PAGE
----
Dear New York Avenue Presbyterian Church Members, Friends and Staff,
I have never been so proud to be your Associate Pastor. In the last few weeks, particularly from January 15, Dr. King Sunday through January 22, the Sunday after the Inauguration/ Women’s March on Washington, I have experienced you as the church active in resistance, the church active in a radical welcome — and most importantly as the church showing up.
For a week solid, you showed up for everyone who came down the 1300 block of New York Avenue. You showed your faith in action proclaiming to Inauguration supporters, Women’s Marchers, protestors, police, vendors, and local neighbors — that we at NYAPC stand courageously as Christians seeking to follow God’s message to “Do Justice, Love Mercy and to Walk Humbly with Your God” (Micah 6:8).
One of our guests who was here last weekend said that she doesn’t go to church, but would come to a church like New York Avenue. She said that New York Avenue was living into what she thought a church should be. I agree with this guest that especially this past weekend, we lived into a vision of God’s kingdom here on earth, so this is my love letter to you. This is what our guests said about you.
It is my love letter to you because I want to celebrate the good work that we did together, and I want us to remember that as a church we can continue to do this work and seek after justice long into the future. In fact it is a our calling as Christians.
I got a bird’s eye view of it all, so I want to show you the process of how you engaged the whole body of the church to shine God’s light of hope and inclusive love into the city.
Not by ignoring the fears and injustices, but rather by embracing a posture of radical hospitality, you shone in places where many were only experiencing darkness and grief.
It took some planning to figure out how to be open and present….so FOR TWO MONTHS you reflected on that the Bible says about a radical welcome. We discussed what justice, reconciliation and resistance means. Out of those deliberations, you voted to be open for guests visiting the city both for the Inauguration and the Women’s March on Washington.
You figured out to how turn that decision into reality. We had a lot of meetings in person, on the phone, and over email. We made policies and spreadsheets. We vetted documents and waivers. We made sign up lists and got them filled in. We baked, cooked, and got organized as a church.
The whole staff pitched in. Custodial staff David and Raymond agreed to take on extra hours and extra work. Cook Evelyn agreed to make meals. Jasmine, Cheria, and Jan kept up with the office-tasks associated with organizing. Mary and Robin took extra calls. Darius and Johnny agreed to more clean ups. And all of this work was in the midst of the elevators being down for almost an entire week.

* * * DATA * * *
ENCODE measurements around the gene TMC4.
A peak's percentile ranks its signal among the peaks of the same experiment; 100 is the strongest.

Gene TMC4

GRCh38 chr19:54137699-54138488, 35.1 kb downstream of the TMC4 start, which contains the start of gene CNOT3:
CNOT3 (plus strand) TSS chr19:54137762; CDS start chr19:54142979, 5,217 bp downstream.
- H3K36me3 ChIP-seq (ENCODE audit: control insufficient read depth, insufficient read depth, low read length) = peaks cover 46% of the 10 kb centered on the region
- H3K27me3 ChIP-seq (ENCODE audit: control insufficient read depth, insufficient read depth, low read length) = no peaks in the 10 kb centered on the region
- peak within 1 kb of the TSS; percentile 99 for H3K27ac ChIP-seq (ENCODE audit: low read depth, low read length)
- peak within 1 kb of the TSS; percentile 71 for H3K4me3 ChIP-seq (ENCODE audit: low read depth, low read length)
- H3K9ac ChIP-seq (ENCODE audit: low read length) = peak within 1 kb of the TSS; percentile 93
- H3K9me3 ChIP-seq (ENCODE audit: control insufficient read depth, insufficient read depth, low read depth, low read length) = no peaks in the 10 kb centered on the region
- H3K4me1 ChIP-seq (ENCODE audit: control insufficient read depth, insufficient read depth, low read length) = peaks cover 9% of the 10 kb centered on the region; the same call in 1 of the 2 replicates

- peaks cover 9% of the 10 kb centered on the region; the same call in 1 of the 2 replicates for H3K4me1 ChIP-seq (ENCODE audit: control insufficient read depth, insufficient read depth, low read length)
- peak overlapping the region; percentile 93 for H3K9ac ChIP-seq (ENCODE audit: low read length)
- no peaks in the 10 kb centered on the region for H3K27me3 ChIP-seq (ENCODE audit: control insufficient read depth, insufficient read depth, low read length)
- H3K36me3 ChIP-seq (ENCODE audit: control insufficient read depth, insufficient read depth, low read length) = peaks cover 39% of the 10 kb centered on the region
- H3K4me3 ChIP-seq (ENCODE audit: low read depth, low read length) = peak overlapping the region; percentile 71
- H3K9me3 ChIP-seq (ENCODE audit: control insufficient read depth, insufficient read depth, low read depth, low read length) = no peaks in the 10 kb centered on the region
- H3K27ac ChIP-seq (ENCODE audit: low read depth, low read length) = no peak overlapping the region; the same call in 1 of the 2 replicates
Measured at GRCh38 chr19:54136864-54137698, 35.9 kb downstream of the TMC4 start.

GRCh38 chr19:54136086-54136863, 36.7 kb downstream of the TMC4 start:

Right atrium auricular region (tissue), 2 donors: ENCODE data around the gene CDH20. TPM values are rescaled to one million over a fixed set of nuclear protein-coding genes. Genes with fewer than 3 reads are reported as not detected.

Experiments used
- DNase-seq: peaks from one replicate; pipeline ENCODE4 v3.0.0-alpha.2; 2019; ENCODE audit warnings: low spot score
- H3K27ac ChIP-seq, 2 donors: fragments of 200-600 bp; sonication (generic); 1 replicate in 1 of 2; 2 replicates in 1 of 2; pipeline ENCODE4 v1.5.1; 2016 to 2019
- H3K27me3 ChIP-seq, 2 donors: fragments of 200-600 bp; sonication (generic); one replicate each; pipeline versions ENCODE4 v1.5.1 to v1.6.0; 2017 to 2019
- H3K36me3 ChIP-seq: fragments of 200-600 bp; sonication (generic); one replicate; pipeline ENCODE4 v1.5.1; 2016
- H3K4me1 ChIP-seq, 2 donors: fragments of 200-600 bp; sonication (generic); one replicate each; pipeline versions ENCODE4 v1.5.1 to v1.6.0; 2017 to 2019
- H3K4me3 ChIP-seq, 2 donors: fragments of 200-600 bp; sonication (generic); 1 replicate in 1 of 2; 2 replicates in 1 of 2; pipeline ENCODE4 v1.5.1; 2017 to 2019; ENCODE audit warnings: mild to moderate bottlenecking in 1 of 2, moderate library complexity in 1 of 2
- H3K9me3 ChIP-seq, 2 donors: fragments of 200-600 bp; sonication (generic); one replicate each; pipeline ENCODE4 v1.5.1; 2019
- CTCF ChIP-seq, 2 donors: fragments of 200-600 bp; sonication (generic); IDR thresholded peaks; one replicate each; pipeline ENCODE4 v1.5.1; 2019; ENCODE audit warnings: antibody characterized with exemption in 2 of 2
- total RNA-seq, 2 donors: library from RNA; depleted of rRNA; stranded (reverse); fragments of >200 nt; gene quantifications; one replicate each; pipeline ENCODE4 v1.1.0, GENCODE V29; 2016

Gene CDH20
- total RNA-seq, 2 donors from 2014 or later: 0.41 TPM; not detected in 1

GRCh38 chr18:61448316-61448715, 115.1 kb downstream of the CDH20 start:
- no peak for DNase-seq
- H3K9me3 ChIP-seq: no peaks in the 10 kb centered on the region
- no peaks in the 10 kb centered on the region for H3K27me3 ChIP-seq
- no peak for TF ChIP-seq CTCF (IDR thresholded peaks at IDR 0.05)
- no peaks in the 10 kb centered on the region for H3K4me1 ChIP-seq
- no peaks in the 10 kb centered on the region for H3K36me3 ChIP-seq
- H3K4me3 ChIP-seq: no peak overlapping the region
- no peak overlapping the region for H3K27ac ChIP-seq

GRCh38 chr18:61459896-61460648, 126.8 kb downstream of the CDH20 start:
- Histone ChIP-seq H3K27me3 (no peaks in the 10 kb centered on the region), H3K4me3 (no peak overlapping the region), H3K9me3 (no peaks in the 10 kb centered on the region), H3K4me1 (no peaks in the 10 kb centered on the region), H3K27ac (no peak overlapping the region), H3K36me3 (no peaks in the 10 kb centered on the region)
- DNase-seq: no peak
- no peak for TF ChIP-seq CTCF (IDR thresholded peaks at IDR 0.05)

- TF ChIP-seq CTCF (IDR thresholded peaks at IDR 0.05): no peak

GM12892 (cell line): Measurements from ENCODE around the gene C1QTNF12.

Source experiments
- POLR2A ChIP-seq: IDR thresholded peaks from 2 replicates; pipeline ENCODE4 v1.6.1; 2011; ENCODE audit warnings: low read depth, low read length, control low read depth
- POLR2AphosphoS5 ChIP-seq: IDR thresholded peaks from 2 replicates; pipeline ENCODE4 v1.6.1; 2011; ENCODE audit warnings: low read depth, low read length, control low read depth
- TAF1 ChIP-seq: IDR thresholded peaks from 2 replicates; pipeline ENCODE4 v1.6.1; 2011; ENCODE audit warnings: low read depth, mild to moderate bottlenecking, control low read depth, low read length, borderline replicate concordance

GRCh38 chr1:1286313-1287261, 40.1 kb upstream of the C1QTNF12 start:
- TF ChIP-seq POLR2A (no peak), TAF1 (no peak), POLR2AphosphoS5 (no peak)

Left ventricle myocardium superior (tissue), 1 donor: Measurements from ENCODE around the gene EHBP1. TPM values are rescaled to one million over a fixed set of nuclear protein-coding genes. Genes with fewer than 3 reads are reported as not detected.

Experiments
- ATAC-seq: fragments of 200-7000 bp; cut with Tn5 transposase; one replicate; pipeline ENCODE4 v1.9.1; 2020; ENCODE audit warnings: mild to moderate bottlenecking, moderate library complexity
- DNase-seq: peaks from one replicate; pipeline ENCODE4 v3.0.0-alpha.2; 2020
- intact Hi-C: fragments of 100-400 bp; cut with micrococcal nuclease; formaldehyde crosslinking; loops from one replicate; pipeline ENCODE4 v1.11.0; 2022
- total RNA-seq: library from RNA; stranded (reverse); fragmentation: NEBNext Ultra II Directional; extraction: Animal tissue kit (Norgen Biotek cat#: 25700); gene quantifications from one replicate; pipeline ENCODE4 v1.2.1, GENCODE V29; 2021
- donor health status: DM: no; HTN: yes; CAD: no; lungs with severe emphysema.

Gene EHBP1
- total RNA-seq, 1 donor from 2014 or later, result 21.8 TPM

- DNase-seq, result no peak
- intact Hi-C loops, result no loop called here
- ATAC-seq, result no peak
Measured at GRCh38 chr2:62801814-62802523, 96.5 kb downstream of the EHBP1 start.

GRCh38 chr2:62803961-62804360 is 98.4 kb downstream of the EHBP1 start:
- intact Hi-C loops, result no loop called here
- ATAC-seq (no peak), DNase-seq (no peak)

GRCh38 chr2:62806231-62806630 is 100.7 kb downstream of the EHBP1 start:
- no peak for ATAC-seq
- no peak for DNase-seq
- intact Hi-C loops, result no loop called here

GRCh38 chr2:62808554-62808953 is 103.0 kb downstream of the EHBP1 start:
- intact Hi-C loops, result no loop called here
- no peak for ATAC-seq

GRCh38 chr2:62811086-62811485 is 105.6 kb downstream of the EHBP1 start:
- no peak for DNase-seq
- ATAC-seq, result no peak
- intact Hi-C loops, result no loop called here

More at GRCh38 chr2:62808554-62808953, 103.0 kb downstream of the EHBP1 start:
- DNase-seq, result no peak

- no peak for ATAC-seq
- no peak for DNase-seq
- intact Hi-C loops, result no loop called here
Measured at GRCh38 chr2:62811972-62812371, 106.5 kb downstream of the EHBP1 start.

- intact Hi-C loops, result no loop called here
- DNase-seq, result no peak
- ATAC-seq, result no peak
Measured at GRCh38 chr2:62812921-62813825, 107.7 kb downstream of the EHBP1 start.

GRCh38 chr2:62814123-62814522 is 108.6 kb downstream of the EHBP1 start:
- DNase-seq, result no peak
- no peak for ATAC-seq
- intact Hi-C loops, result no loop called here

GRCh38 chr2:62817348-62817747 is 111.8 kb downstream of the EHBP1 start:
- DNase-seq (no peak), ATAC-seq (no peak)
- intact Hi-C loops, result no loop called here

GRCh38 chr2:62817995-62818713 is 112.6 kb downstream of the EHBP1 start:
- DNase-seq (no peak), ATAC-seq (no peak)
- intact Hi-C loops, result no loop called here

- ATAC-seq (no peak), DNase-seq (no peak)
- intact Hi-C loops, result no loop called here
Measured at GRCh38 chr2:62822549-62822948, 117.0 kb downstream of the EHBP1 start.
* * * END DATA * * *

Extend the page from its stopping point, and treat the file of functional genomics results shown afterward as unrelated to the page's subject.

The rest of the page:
After careful study and deliberations, you voted to become a Sanctuary church where immigrants and refugees would be welcomed. You committed yourself toward prayer. You committed to being feisty Christians.
This was my favorite week that I have been with you.
SUNDAY, Jan 15: We worshiped God during a powerful Sunday morning Dr. King service, where Pastor Roger spoke prophetically as we prepared for the new administration. We concluded standing linked arm in arm singing “We Shall Overcome.” You showed up for two different Dr. King Services Sunday afternoons January 8 for a Annual Dr. King Interfaith Service and January 15 led by the Interfaith Moral Action on Climate.
MONDAY, Jan 16: You served together on Dr. King’s birthday for our 2nd Annual Day of Service. Along with 5 other local PCUSA and United Church of Christ churches, you taught our children and youth about Dr. King’s legacy and living out our faith through love toward our neighbors. You helped serve a good lunch and gave your skills to create a well organized clothing closet. You listened to the deep stories that each person brings. You committed to learn from those stories about how God shines in and through each one of our lives.
TUESDAY, Jan 17 (and the many days before): You did the final organizing in preparing to host 70 overnight guests and hosts staying for the women’s march. You baked. You baked a lot. You bought lots of food. You made trips to Costco in the rain. You dropped off homemade soup. You told your friends to come to us if they needed shelter or a safe place to be. You advertised our work on social media. We in the office updated a lot of spreadsheets and answered a lot of emails.
WEDNESDAY, Jan 18: You showed up on Wednesday January 18 worshiping alongside dozens of local communities of faith: churches, synagogues and mosques standing up for Justice as a pre-Inauguration service of commitment against the proposed policies of the new Administration. You were amazed at the organizing job of Theo Brown.
You showed up praying that we will stand up firm and fast on behalf of the vulnerable and the oppressed, on behalf of those who have been threatened, on behalf of those who have already faced violence, and on behalf of the so many who live in deep fear and anxiety. You prayed for all of God’s beloved creation especially for our sisters and brothers of color too often the targeted and victims of violence. You prayed for women who fear violence and feel a threat to their bodies, for faith communities who have been targeted especially our Muslim brothers and sisters, and for immigrants and refugees already living in fear of being ripped from their families and loved ones.
For those on custodial and front desk staff, you worked a lot of extra hours.
THURSDAY, Jan 19: You kept organizing. You keep advertising. You prayed. And then together we rested as the church was closed for one day. It was a our Sabbath.